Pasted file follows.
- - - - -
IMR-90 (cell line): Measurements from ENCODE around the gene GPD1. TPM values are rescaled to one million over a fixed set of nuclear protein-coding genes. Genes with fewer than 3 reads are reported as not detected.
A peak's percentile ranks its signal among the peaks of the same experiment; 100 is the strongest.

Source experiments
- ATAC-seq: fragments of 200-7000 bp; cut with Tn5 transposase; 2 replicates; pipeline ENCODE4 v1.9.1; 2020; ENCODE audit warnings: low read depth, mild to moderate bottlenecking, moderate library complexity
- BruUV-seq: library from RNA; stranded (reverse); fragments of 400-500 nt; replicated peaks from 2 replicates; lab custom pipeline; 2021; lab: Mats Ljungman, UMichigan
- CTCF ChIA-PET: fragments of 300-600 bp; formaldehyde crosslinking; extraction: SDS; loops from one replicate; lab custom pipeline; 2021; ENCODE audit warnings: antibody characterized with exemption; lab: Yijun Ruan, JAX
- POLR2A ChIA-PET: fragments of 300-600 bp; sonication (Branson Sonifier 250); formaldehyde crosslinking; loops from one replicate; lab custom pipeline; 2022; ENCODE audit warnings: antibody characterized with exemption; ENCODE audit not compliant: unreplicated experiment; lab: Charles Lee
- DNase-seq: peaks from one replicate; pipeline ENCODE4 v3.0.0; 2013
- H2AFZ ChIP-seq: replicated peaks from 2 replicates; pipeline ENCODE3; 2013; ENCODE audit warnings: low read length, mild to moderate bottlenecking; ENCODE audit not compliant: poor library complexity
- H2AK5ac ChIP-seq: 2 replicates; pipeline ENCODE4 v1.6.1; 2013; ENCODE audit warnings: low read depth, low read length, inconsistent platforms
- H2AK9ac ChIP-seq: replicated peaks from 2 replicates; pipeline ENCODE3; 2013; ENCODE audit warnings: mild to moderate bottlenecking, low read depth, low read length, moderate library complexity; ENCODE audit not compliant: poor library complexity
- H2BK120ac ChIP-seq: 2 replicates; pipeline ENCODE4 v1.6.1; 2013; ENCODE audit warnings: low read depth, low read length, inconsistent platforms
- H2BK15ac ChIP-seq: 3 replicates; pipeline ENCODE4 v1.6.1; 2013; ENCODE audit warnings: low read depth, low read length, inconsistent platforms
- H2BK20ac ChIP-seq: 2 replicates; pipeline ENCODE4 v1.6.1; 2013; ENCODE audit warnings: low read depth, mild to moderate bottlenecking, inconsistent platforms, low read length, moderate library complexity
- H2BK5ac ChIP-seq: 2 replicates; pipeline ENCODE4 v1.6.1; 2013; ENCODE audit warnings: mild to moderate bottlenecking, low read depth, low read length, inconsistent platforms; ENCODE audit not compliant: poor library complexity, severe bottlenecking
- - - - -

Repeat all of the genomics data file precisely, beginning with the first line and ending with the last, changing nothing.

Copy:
IMR-90 (cell line): Measurements from ENCODE around the gene GPD1. TPM values are rescaled to one million over a fixed set of nuclear protein-coding genes. Genes with fewer than 3 reads are reported as not detected.
A peak's percentile ranks its signal among the peaks of the same experiment; 100 is the strongest.

Source experiments
- ATAC-seq: fragments of 200-7000 bp; cut with Tn5 transposase; 2 replicates; pipeline ENCODE4 v1.9.1; 2020; ENCODE audit warnings: low read depth, mild to moderate bottlenecking, moderate library complexity
- BruUV-seq: library from RNA; stranded (reverse); fragments of 400-500 nt; replicated peaks from 2 replicates; lab custom pipeline; 2021; lab: Mats Ljungman, UMichigan
- CTCF ChIA-PET: fragments of 300-600 bp; formaldehyde crosslinking; extraction: SDS; loops from one replicate; lab custom pipeline; 2021; ENCODE audit warnings: antibody characterized with exemption; lab: Yijun Ruan, JAX
- POLR2A ChIA-PET: fragments of 300-600 bp; sonication (Branson Sonifier 250); formaldehyde crosslinking; loops from one replicate; lab custom pipeline; 2022; ENCODE audit warnings: antibody characterized with exemption; ENCODE audit not compliant: unreplicated experiment; lab: Charles Lee
- DNase-seq: peaks from one replicate; pipeline ENCODE4 v3.0.0; 2013
- H2AFZ ChIP-seq: replicated peaks from 2 replicates; pipeline ENCODE3; 2013; ENCODE audit warnings: low read length, mild to moderate bottlenecking; ENCODE audit not compliant: poor library complexity
- H2AK5ac ChIP-seq: 2 replicates; pipeline ENCODE4 v1.6.1; 2013; ENCODE audit warnings: low read depth, low read length, inconsistent platforms
- H2AK9ac ChIP-seq: replicated peaks from 2 replicates; pipeline ENCODE3; 2013; ENCODE audit warnings: mild to moderate bottlenecking, low read depth, low read length, moderate library complexity; ENCODE audit not compliant: poor library complexity
- H2BK120ac ChIP-seq: 2 replicates; pipeline ENCODE4 v1.6.1; 2013; ENCODE audit warnings: low read depth, low read length, inconsistent platforms
- H2BK15ac ChIP-seq: 3 replicates; pipeline ENCODE4 v1.6.1; 2013; ENCODE audit warnings: low read depth, low read length, inconsistent platforms
- H2BK20ac ChIP-seq: 2 replicates; pipeline ENCODE4 v1.6.1; 2013; ENCODE audit warnings: low read depth, mild to moderate bottlenecking, inconsistent platforms, low read length, moderate library complexity
- H2BK5ac ChIP-seq: 2 replicates; pipeline ENCODE4 v1.6.1; 2013; ENCODE audit warnings: mild to moderate bottlenecking, low read depth, low read length, inconsistent platforms; ENCODE audit not compliant: poor library complexity, severe bottlenecking